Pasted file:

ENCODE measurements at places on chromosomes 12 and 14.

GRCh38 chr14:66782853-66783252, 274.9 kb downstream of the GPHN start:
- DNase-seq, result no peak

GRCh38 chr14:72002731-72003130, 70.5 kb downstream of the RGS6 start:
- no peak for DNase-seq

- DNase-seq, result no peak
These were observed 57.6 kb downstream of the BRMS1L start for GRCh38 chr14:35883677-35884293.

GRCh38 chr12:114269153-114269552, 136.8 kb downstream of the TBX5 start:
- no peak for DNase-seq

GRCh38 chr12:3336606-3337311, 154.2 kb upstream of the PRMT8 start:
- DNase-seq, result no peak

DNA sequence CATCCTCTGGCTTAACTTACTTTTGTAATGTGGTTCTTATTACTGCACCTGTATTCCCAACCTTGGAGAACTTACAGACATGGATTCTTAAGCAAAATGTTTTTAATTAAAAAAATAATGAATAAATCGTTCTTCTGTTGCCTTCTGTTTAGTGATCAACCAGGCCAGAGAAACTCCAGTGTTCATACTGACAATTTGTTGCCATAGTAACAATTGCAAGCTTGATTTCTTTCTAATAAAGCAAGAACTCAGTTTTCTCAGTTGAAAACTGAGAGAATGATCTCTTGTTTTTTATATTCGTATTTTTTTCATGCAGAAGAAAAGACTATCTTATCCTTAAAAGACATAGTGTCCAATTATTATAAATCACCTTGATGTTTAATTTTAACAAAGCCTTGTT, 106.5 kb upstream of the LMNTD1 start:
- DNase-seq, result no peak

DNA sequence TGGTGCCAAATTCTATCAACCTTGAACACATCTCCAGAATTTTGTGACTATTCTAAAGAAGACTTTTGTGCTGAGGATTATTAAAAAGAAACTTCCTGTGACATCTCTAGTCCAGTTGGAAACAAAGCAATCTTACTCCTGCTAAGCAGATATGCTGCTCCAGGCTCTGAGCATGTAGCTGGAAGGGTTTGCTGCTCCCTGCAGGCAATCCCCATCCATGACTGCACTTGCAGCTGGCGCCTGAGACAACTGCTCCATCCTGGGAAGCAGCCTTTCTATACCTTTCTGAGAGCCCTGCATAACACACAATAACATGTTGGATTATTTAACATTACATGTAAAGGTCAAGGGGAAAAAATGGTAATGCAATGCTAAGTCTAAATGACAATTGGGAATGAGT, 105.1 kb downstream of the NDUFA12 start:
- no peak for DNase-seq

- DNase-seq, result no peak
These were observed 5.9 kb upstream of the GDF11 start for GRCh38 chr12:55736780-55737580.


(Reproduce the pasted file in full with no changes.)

ENCODE measurements at places on chromosomes 12 and 14.

GRCh38 chr14:66782853-66783252, 274.9 kb downstream of the GPHN start:
- DNase-seq, result no peak

GRCh38 chr14:72002731-72003130, 70.5 kb downstream of the RGS6 start:
- no peak for DNase-seq

- DNase-seq, result no peak
These were observed 57.6 kb downstream of the BRMS1L start for GRCh38 chr14:35883677-35884293.

GRCh38 chr12:114269153-114269552, 136.8 kb downstream of the TBX5 start:
- no peak for DNase-seq

GRCh38 chr12:3336606-3337311, 154.2 kb upstream of the PRMT8 start:
- DNase-seq, result no peak

DNA sequence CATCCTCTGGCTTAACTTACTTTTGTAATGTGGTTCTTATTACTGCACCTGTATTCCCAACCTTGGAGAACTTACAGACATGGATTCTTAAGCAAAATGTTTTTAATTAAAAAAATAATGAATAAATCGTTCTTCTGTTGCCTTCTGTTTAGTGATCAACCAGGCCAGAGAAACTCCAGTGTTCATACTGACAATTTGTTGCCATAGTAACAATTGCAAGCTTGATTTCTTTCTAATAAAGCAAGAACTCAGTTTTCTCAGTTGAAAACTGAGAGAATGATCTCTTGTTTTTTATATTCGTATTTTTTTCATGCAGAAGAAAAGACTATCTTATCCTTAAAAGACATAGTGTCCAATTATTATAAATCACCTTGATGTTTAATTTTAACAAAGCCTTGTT, 106.5 kb upstream of the LMNTD1 start:
- DNase-seq, result no peak

DNA sequence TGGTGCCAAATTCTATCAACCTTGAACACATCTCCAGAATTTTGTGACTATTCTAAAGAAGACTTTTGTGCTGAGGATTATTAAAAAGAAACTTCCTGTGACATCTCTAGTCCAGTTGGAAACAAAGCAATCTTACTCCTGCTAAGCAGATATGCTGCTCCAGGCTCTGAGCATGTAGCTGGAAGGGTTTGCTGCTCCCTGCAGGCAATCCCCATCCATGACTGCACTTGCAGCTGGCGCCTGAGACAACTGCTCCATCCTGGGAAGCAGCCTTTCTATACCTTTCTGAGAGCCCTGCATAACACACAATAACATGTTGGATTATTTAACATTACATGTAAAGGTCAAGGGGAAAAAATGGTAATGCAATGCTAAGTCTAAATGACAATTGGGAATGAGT, 105.1 kb downstream of the NDUFA12 start:
- no peak for DNase-seq

- DNase-seq, result no peak
These were observed 5.9 kb upstream of the GDF11 start for GRCh38 chr12:55736780-55737580.